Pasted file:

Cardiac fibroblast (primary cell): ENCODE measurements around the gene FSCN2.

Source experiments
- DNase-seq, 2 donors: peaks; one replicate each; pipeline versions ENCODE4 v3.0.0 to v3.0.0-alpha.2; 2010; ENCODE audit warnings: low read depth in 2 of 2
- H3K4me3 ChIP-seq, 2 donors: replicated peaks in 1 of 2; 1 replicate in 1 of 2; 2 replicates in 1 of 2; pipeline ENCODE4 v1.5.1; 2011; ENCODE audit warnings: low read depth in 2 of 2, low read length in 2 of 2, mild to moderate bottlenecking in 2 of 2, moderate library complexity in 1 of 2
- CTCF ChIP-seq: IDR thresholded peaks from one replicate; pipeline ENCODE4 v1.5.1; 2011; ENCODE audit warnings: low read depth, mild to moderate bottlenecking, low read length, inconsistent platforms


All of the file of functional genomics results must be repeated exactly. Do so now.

Cardiac fibroblast (primary cell): ENCODE measurements around the gene FSCN2.

Source experiments
- DNase-seq, 2 donors: peaks; one replicate each; pipeline versions ENCODE4 v3.0.0 to v3.0.0-alpha.2; 2010; ENCODE audit warnings: low read depth in 2 of 2
- H3K4me3 ChIP-seq, 2 donors: replicated peaks in 1 of 2; 1 replicate in 1 of 2; 2 replicates in 1 of 2; pipeline ENCODE4 v1.5.1; 2011; ENCODE audit warnings: low read depth in 2 of 2, low read length in 2 of 2, mild to moderate bottlenecking in 2 of 2, moderate library complexity in 1 of 2
- CTCF ChIP-seq: IDR thresholded peaks from one replicate; pipeline ENCODE4 v1.5.1; 2011; ENCODE audit warnings: low read depth, mild to moderate bottlenecking, low read length, inconsistent platforms